In Native Science, Gregory Cajete “tells the story” of Indigenous science as a way of understanding, experiencing, and feeling the natural world. He points to parallels and differences between the paradigms of Indigenous science and Western science, with special emphasis on environmental/ecological studies. After discussing philosophical foundations, Cajete addresses such topics as history and myth, primal elements, social ecology, animals in myth and reality, plants and human health, and cosmology and astronomy.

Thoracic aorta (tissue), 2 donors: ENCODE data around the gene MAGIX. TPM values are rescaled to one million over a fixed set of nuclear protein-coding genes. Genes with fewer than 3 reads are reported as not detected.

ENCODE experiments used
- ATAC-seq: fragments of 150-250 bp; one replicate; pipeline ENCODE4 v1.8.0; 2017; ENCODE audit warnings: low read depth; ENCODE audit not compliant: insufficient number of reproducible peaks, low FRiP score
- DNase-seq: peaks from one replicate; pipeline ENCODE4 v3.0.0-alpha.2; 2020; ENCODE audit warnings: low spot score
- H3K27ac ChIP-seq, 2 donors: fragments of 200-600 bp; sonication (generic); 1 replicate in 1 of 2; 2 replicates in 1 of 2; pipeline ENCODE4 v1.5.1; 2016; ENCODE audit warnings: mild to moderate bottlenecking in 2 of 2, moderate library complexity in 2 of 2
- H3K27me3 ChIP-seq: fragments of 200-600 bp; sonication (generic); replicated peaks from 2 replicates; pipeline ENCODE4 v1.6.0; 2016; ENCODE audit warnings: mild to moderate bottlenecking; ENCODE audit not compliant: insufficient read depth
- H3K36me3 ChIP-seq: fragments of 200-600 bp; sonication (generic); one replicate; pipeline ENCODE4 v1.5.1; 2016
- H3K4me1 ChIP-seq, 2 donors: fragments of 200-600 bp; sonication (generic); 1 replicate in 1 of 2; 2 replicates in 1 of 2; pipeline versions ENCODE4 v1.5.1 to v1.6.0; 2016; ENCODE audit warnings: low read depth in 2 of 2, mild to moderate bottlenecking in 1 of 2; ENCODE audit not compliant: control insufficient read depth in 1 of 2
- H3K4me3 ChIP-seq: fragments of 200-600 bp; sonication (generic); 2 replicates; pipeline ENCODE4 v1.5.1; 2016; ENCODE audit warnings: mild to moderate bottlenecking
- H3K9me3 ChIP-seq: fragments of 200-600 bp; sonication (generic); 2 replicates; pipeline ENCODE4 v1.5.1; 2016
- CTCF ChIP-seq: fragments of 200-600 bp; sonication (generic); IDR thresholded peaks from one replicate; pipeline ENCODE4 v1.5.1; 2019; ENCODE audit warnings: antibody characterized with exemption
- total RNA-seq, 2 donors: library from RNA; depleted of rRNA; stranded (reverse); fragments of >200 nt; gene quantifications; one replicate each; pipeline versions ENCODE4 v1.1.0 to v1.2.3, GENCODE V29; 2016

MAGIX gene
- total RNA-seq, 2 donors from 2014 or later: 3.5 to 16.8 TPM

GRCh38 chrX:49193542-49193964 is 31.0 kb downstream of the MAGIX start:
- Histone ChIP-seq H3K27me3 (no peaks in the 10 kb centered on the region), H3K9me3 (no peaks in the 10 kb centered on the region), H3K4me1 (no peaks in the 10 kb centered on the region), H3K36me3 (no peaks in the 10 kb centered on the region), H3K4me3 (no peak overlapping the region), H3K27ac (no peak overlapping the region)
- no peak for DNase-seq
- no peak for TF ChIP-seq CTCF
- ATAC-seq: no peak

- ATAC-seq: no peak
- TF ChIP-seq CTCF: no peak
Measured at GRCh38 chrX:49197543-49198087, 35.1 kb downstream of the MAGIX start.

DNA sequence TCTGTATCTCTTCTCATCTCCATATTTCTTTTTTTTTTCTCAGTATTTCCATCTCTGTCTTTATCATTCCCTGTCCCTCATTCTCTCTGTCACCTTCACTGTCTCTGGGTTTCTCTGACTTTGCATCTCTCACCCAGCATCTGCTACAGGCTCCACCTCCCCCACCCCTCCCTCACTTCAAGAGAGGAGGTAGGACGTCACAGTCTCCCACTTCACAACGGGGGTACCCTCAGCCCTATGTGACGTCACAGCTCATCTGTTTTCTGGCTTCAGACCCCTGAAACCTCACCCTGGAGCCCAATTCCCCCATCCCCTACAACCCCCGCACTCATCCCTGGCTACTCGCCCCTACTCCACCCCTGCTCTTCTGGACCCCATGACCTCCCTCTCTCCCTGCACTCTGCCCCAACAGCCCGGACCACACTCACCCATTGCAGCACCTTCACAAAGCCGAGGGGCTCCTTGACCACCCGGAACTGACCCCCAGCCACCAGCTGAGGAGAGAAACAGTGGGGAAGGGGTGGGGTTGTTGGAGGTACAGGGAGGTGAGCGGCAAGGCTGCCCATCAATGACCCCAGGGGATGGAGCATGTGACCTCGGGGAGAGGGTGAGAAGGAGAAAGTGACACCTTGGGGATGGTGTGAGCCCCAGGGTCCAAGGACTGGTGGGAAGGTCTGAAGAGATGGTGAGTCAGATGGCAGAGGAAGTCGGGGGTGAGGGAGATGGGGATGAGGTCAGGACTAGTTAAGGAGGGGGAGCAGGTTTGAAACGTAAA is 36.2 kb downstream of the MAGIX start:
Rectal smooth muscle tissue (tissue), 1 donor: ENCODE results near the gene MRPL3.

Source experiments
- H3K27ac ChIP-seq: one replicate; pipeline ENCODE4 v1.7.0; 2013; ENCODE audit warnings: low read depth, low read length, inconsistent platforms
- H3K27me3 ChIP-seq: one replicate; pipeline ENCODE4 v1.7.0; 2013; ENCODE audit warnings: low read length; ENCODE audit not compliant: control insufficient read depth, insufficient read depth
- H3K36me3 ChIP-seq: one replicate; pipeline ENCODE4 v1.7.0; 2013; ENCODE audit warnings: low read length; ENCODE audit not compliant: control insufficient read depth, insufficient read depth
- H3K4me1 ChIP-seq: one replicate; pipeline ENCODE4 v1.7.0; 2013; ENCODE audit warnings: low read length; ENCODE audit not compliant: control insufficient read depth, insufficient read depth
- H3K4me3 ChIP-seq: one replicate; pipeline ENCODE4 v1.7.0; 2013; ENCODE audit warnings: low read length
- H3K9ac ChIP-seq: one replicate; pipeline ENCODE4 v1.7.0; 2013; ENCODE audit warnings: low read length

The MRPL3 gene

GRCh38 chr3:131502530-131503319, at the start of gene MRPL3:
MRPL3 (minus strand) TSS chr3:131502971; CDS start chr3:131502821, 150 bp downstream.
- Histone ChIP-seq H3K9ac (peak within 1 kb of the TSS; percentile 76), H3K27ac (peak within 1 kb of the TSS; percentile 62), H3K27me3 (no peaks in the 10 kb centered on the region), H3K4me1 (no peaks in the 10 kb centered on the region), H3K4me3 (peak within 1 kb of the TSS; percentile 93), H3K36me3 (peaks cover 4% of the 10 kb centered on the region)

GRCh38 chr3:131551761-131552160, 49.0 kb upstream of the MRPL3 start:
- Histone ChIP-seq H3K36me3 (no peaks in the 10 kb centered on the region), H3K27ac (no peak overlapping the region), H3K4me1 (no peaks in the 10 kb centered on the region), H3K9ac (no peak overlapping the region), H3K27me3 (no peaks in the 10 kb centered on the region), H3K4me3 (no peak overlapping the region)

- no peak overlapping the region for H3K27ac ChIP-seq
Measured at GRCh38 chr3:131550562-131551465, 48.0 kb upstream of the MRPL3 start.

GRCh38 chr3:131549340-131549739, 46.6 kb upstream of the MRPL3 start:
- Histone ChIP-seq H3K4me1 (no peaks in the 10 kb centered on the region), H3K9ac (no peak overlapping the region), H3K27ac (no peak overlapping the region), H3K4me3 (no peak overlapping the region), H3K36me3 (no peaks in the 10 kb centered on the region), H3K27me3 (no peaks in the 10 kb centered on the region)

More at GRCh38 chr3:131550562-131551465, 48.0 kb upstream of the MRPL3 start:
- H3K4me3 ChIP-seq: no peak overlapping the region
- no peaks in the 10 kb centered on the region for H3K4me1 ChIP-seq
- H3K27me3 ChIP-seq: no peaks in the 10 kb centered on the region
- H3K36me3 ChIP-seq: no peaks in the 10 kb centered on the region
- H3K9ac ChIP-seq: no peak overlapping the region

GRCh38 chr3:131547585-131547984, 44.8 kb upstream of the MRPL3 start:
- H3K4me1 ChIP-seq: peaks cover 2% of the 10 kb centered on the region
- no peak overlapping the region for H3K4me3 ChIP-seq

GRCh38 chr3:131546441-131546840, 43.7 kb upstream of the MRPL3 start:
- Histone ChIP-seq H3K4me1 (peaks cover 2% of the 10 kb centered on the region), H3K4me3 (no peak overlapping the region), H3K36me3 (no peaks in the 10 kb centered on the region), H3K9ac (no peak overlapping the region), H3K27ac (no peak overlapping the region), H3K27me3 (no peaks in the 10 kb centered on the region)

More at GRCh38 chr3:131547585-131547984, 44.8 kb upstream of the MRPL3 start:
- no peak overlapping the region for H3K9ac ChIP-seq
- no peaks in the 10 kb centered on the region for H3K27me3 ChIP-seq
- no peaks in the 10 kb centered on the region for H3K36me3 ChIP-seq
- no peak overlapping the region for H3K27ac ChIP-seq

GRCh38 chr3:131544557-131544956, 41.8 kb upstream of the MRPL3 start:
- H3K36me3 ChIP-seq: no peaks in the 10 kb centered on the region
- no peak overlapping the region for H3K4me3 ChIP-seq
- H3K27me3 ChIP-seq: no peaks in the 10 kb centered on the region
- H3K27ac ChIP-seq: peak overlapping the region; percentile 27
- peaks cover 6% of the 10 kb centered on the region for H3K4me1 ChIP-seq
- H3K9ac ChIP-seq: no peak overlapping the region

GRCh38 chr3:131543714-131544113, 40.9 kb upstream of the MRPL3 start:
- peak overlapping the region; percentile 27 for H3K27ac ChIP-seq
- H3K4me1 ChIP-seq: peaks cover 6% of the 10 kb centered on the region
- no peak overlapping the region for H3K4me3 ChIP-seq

In the Indigenous view, we human observers need to live in a manner that is based on an understanding that all things are interconnected, that we are in no way separate from the world and its creatures and natural forces. Because all creatures and forces are related and thus bear responsibility to and for one another, all are co-creators. Five centuries ago Europeans arrived on the American continent, but they did not listen to the people who had lived for millennia in spiritual and physical harmony with this land. In a time of global environmental degradation, the science and worldview of Indigenous people offers perspectives and irreplaceable knowledge that suggest a possible alternative to the technology-driven processes that threaten the survival of us all.